It was total insanity in the studio too. Remember, at that time John and Yoko had broken up. John would drink and when he drank too much he became Jekyll and Hyde and was totally out of control. May (Pang) was with him alone in LA, and John was in a free-for-all. He could do anything he wanted. You had no idea of the insanity that was going on at that time, and John was drinking more and more and out of control. And there Roy and I were in this tiny bungalow with a baby and a toddler and my mother-in-law.

Roy would come home and tell me things about Phil (Spector) shooting guns off in the studio. About this jam session with Ringo and Mick Jagger. Cher coming in wearing a see-through outfit. Elton John was there collaborating with John. And then Phil Spector kidnapped John and brought him up to his home, his mansion, and tied him up so he couldn’t get away. All the time May’s calling Roy up at the studio to help, and Roy’s calling me up in the bungalow, like, “Lori, you don’t know what’s going on here. It’s insane. Phil tied up John. . Nobody can find John. Yoko’s calling all over the place. May is distraught.”

That’s around the time I went back home with the kids. I had had enough. And Roy and Jimmy (Iovine) came back not too soon after; they had their record in the can. All the while, Yoko was calling Roy up in the studio and complaining, “How am I going to get John back?” Roy ended up telling Yoko to call me up at home in Montclair; he told her, “You know, Lori’s into spiritual things. You should talk to Lori. Give her a call. She’s all into that. She could tell you if John will come back to you.”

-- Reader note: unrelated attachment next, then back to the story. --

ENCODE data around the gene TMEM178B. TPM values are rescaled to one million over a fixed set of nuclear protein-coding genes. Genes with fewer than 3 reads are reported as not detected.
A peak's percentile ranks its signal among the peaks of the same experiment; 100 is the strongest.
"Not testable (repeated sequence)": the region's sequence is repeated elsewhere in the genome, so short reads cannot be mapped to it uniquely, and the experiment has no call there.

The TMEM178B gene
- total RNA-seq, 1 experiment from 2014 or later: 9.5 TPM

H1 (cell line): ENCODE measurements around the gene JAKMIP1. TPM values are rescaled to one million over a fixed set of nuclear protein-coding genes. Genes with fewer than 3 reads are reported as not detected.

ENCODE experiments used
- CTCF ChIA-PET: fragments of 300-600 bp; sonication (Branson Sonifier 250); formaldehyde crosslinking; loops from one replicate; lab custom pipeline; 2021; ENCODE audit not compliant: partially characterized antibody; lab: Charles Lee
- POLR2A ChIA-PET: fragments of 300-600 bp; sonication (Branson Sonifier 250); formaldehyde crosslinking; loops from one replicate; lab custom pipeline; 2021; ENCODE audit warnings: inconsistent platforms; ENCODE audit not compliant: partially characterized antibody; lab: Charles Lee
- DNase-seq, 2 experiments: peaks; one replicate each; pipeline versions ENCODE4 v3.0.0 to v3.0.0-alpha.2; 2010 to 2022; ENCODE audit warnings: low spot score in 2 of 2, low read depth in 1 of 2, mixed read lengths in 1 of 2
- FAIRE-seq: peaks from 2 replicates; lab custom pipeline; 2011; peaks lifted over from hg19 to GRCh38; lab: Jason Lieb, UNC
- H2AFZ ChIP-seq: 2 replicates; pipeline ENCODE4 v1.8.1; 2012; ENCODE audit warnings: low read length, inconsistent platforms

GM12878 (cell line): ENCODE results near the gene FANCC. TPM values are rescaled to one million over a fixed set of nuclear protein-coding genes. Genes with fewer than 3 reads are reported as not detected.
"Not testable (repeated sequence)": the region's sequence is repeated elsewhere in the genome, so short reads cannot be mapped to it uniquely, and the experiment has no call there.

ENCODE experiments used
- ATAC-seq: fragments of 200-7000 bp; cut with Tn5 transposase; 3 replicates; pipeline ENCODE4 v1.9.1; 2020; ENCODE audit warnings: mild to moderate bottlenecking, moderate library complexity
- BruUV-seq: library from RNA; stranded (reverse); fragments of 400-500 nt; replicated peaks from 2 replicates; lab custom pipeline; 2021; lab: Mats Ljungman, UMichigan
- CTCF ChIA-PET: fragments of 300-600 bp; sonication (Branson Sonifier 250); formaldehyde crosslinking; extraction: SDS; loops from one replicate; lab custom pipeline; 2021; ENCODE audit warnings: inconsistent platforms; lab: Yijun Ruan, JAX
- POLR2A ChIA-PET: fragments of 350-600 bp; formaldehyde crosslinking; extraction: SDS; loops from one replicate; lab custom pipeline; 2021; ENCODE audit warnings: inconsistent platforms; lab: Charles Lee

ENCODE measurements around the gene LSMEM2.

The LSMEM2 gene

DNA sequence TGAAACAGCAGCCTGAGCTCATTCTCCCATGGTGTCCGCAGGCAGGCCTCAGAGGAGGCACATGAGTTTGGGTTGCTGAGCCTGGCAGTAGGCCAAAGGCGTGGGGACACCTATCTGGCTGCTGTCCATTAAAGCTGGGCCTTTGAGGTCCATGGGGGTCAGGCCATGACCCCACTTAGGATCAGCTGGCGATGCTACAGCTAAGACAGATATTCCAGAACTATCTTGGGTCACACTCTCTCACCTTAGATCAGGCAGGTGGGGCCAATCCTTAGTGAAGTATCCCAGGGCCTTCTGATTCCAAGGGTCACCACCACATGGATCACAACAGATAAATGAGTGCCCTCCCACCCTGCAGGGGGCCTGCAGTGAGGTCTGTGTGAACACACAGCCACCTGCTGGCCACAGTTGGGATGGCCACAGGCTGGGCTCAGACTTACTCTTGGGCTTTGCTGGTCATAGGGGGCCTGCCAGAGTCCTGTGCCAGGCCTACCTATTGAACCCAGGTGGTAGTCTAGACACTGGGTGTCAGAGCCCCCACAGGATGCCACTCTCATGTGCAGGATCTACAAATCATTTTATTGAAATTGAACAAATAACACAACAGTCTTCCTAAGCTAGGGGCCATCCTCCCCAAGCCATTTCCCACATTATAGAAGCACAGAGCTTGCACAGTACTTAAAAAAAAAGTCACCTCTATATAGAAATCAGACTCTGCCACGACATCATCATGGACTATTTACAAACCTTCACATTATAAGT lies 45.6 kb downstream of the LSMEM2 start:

That’s when I got a call from Yoko. There I was taking care of my kids during the day, wondering who was going to wake up in the middle of the night. And I have Yoko on the phone with me, saying, “Roy told me that you have a psychic ability. Do you have any feeling tonight about John?”

How did I know what he was doing? All I said to her was, “You know, I’m sure he loves you.”

And I called Roy back at the studio and said to him, “Yoko keeps calling me. I can’t deal with it.” He said, ” What am I supposed to do? I’m in the middle of a session. She’s calling me up and crying, so I got her to call you. Please, Lori, I need a break from her.”

Everybody wanted a piece of Roy’s time. I’d always get a call, “Where’s Roy?” Sometimes I’d go into New York to shop and I’d be there in the reception area, maybe at the desk, waiting for him to finish up for the night. He’d come in, saying, “Hurry up. Let’s go now.” I’d go, “What?” “Hurry up. Just let’s go I don’t want to be in here. I’m never going to get out tonight.” As soon as the clients saw him, they’d be asking for help, “Oh, Roy, wait, wait. Before you go.” Oh no. He knew. Here it goes.